A short story by Chimamanda Ngozi Adichie.
Adiche's story is extraordinary. It is a brief work, a mere 17 pages, that resonated so strongly with me I read it twice and then shut the book.
'The Arrangers of Marriage' is the story of Chinaza, a young Igbo woman, and her 'new' New York based Doctor-husband, Dave, also a Nigerian.
Back in the day I enjoyed a brief marriage to a beautiful Igbo man. It didn't last; sadly cross-cultural marriages are incredibly challenging. The obligation to be a success, or at least perpetuate the myth of the 'Golden West' to those dependent on you back home, is a very heavy burden.
In the story we read of Chinaza's disappointment when she arrives at her meanly furnished flat, they can't afford good food or phone calls home, and her husband works incredibly long, poorly paid, hours as a resident in a public hospital system. Chinaza eventually discovers that Dave is still married - what? He had married an American to get the Green Card - Oh its quite common apparently, everyone does it. But the divorce hadn't quite been finalised when he travelled home to meet and marry Chinaza. And so they are stuck in a loveless arranged marriage, and not a legal one at that, thus no Green Card and no way to leave and support herself. Nor can she expect any help from home.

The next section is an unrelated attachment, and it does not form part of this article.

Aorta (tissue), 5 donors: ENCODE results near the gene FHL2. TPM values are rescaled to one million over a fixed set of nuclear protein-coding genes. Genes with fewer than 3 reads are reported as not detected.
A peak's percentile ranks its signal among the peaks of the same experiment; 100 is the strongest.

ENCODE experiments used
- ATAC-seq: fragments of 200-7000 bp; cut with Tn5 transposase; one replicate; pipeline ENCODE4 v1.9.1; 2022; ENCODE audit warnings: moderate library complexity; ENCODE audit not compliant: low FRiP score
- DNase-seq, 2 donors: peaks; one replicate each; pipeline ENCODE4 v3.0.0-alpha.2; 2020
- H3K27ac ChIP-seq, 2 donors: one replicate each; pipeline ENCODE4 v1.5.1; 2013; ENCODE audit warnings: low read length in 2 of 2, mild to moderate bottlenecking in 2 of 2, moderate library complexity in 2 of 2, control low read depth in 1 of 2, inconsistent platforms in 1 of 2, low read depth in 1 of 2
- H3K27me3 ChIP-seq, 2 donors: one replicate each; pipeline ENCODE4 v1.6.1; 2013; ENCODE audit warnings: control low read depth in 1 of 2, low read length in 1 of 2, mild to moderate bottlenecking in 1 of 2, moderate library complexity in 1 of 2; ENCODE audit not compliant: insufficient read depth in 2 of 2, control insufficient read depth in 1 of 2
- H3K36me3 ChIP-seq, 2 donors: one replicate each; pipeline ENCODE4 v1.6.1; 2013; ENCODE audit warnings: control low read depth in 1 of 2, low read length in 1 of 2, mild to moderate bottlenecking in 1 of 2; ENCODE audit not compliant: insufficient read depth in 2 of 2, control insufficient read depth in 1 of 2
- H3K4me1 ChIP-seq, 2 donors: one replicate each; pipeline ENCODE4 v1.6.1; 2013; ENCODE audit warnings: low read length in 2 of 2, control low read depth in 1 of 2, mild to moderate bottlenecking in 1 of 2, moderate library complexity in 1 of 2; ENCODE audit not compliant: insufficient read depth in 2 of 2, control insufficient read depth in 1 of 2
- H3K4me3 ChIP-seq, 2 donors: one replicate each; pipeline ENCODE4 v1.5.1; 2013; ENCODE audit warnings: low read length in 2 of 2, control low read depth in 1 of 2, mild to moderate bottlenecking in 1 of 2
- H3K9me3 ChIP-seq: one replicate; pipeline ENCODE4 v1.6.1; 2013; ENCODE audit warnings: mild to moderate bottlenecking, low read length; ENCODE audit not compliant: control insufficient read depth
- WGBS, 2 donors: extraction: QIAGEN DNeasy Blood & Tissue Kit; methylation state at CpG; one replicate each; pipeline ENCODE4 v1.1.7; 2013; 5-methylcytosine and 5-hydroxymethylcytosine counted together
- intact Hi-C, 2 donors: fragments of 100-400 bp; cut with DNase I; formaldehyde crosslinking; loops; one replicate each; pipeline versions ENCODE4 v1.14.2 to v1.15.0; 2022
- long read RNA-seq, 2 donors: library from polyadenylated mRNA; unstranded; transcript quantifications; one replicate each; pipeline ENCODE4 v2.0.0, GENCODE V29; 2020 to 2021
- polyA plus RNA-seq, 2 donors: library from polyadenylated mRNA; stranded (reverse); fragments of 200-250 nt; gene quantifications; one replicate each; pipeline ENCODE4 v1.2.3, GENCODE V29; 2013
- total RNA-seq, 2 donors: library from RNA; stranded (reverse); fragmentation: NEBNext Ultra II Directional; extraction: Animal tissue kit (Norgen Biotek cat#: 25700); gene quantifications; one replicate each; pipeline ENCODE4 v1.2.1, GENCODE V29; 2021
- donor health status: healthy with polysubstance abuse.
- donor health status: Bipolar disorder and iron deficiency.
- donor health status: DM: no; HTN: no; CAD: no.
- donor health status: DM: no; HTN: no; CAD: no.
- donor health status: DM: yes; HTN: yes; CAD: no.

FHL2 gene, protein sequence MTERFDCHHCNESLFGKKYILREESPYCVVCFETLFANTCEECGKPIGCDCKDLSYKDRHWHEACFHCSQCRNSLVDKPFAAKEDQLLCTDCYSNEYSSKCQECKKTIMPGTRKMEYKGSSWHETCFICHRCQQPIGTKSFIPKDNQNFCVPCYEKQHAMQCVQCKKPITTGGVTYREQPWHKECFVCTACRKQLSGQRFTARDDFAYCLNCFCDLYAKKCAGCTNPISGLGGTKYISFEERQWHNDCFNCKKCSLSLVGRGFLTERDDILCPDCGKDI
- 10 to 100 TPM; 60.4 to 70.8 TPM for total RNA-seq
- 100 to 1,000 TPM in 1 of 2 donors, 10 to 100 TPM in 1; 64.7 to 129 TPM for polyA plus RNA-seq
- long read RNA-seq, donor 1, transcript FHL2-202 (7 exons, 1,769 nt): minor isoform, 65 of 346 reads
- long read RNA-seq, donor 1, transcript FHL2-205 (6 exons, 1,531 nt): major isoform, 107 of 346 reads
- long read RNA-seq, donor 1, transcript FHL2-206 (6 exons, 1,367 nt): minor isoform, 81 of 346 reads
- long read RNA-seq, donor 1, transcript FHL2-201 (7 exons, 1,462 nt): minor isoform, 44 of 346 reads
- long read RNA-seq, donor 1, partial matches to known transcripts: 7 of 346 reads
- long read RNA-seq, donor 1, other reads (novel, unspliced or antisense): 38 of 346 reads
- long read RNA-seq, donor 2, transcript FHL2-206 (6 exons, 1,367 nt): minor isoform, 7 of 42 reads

Dave is an oafish man - nothing endearing about him at all - but I don't dislike him. So much of the story is so real. The characterisation is so nuanced, or maybe its my history, but I just feel for both of them. Adichie has captured beautifully the sadder side of the expat experience.
Its a beautifully written tale by a young woman who is fast becoming one of my favourite authors.
Chimamanda Ngozi Adichie also wrote The Purple Hibiscus (finalist 2004 Orange Prize, nominee 2004 Man Booker Prize and winner of the 2005 Commonwealth Writers Prize for Best First Book.